Key to the success of the Technicolor process was the production of positive projection prints in the low-fade technique of dye transfer. For years after Technicolor abandoned three-strip photography, this very complicated printing process offered an efficient and cost-effective method for making large numbers of positive release prints, especially where Technicolor had a near symbiotic relationship with the geographically adjacent Universal Studios. (My very first movie as a camera assistant, 1971’s Two-Lane Blacktop, was photographed in Techniscope, another proprietary Technicolor technique, and released with some imbibition prints.)
Another video from the Eastman House demonstrates how the dye-transfer print process worked:
Time out for a quick tutorial on the history of color courtesy of John Hess, the fast-chatting but winsome teacher in a 20-minute video from Filmmaker IQ. After posing the slightly elemental question, “What is color?”, Hess gives a reasonable survey of the development of color theory that may be of interest to non-cinematographers — and maybe even to the point-and-shoot digital generation. Hess gives considerably more time to the 1920s evolution of the two-color system than the Eastman House videos do, though he often mistakenly refers to the early technique as “two-strip,” when in fact it was a single-strip system photographed with Technicolor’s own Mitchell Camera Corp.-manufactured camera bodies. (The correct name of the process is “two-color.”) Hess discusses the important breakthrough of accurate color in The Adventures of Robin Hood and The Garden of Allah. The latter film, released in 1936 and starring Marlene Dietrich and Charles Boyer, marked producer David O. Selznick’s first foray into Technicolor. The desert epic won the very first Academy Award for color cinematography, which was given to Harold Rosson, whom I will write about in an upcoming post. (Rosson’s win was for “special achievement in color,” as color cinematography did not become a separate Oscar category until 1939.)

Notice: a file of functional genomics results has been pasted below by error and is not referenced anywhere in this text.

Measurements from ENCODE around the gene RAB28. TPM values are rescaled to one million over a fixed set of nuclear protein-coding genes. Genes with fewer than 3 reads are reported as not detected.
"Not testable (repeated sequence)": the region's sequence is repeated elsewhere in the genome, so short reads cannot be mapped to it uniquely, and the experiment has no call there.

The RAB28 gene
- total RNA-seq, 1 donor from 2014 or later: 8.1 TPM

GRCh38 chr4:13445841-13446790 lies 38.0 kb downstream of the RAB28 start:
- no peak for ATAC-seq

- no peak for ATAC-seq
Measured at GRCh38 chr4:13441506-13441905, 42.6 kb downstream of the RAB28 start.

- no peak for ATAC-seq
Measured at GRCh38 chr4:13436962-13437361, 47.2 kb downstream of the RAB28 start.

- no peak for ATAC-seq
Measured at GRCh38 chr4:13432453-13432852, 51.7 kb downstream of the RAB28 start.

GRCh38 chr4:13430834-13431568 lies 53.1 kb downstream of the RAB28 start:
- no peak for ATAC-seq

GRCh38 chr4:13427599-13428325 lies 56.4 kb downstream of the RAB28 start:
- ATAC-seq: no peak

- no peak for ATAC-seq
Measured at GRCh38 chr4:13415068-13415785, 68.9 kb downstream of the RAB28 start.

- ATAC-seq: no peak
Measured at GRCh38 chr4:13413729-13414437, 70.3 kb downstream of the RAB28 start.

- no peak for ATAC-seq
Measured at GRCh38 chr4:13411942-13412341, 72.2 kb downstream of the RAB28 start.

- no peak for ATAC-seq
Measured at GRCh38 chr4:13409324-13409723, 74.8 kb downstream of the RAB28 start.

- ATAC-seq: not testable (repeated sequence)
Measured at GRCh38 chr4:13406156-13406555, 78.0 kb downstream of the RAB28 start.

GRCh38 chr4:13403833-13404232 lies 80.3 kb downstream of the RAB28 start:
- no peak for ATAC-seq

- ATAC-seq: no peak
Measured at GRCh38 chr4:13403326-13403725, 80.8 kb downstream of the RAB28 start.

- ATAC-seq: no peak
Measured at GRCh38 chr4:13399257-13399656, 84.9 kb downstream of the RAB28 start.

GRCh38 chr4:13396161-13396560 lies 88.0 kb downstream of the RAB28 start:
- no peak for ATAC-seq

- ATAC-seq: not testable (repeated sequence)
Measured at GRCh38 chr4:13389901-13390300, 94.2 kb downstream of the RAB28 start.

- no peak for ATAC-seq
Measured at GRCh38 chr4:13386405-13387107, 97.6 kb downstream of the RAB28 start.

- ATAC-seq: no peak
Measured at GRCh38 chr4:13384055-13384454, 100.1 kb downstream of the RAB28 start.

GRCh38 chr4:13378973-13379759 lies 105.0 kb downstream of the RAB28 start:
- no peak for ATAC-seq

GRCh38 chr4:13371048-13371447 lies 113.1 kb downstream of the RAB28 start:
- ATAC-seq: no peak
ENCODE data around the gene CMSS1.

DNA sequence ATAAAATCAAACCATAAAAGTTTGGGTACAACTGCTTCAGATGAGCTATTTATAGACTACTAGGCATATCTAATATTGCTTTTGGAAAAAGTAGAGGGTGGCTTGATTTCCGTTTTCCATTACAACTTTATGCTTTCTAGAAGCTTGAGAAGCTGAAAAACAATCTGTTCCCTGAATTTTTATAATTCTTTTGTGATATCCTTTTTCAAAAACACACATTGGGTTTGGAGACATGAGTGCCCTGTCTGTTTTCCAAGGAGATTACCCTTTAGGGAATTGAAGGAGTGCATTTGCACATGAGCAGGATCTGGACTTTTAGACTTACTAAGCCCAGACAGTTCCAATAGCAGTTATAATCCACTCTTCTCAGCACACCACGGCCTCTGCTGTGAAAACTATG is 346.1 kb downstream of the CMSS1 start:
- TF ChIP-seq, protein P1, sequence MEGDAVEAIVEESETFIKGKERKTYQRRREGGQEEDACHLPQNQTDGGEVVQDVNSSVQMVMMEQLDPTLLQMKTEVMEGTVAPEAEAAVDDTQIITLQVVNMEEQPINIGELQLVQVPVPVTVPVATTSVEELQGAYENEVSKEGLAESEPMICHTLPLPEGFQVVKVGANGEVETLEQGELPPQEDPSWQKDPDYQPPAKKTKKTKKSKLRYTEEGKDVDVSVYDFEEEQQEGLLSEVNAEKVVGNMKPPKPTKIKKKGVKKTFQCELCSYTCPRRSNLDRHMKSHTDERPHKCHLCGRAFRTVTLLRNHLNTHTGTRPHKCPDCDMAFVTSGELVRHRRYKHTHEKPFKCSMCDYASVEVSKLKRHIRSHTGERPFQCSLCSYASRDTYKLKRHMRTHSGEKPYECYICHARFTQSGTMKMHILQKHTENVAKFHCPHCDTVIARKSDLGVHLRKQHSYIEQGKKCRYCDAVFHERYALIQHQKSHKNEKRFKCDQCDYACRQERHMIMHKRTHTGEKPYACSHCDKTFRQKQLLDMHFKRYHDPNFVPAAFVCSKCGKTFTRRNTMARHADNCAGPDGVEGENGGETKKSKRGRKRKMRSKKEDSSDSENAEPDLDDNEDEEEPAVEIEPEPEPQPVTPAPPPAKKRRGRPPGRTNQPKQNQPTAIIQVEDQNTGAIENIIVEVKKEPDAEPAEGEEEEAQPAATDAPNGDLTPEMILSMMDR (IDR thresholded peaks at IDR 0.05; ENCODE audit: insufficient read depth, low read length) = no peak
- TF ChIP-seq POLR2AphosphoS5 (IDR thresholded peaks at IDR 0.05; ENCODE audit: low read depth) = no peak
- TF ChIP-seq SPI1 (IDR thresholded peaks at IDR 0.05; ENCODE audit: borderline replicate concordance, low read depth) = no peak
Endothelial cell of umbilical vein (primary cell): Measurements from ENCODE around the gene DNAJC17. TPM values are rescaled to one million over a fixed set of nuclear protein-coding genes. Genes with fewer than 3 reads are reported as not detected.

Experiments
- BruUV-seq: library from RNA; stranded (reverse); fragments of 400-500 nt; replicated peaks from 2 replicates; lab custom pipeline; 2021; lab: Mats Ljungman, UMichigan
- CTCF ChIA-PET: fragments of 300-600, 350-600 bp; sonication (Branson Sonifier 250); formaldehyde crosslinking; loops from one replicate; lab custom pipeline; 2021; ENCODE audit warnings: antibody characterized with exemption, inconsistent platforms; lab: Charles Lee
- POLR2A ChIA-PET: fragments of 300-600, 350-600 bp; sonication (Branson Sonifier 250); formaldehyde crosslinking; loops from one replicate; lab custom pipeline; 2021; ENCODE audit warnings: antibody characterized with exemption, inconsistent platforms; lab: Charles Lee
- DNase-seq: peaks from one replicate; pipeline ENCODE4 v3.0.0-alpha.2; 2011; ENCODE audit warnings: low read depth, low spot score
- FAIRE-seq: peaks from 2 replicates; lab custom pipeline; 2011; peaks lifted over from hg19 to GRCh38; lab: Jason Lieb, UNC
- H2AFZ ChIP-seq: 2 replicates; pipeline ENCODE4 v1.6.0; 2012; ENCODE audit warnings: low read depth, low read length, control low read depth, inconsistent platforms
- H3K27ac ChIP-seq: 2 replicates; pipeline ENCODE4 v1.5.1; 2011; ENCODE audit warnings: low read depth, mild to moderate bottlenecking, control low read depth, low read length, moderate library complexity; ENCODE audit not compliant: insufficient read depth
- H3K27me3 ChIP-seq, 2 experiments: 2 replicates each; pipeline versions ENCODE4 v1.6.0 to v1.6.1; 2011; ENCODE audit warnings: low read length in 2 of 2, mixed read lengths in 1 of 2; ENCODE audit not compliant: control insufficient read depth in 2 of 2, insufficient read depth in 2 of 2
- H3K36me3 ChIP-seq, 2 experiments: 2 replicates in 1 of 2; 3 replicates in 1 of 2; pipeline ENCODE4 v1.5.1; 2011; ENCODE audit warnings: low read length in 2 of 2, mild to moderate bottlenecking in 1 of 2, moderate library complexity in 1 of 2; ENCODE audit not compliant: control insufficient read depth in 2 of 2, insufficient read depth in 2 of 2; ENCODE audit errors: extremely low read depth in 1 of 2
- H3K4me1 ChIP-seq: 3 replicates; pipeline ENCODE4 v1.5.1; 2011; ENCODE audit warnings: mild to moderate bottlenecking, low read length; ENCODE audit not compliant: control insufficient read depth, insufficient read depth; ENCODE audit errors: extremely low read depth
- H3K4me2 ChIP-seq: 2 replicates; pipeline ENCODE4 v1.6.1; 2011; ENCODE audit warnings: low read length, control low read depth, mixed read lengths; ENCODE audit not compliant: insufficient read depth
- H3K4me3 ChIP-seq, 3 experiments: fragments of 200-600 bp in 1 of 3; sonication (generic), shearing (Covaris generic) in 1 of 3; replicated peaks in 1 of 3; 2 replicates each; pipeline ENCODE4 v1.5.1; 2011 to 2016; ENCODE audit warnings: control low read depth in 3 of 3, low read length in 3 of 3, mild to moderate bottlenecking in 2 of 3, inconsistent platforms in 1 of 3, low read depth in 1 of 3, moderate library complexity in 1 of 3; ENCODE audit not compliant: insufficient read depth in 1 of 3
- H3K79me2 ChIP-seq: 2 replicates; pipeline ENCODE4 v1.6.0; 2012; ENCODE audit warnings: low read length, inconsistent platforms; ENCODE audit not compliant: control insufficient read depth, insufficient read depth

Hess also mentions the monopack Technicolor system from 1941 that employed a conventional 35mm camera. He continues his tutorial by tracing motion-picture color through the introduction of Eastman color negative, and even into the digital-intermediate era with Roger Deakins’ adoption of innovative color control beyond photochemical limits on the Coens’ O Brother, Where Art Thou?